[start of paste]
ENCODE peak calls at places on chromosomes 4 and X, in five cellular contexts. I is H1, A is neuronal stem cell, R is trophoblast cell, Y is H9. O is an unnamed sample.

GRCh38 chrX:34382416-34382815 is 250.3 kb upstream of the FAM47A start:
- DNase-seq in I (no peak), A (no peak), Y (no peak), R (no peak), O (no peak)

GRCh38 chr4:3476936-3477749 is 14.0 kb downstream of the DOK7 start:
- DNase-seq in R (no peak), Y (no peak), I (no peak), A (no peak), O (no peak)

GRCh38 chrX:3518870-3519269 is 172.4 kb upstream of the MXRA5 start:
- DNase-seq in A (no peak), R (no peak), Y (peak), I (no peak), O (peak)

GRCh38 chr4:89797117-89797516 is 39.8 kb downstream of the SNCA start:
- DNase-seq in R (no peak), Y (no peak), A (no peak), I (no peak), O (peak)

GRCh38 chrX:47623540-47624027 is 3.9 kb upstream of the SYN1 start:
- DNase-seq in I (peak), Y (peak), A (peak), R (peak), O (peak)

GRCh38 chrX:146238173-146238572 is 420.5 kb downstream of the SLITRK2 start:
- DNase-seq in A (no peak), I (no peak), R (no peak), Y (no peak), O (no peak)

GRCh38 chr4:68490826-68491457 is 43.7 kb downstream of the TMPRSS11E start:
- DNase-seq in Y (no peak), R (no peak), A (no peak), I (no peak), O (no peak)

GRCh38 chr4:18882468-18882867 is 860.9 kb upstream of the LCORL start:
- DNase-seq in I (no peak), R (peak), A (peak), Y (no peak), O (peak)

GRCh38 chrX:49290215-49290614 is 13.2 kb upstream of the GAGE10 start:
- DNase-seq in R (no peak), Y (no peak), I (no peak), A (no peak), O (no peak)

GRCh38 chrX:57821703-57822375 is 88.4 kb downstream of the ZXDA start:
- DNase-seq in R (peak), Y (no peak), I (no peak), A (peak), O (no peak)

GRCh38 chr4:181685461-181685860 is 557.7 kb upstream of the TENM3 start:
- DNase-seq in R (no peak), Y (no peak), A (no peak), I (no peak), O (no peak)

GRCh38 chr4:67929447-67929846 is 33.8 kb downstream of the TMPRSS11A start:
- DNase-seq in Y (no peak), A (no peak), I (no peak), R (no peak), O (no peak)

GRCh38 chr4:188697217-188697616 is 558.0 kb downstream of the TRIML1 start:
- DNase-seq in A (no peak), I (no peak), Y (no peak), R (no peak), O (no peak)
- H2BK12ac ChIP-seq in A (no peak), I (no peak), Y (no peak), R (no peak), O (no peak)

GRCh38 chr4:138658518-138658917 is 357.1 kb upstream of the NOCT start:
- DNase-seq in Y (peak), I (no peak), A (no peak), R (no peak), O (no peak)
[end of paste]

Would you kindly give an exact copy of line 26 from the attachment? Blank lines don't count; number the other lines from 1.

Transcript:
GRCh38 chr4:188697217-188697616 is 558.0 kb downstream of the TRIML1 start: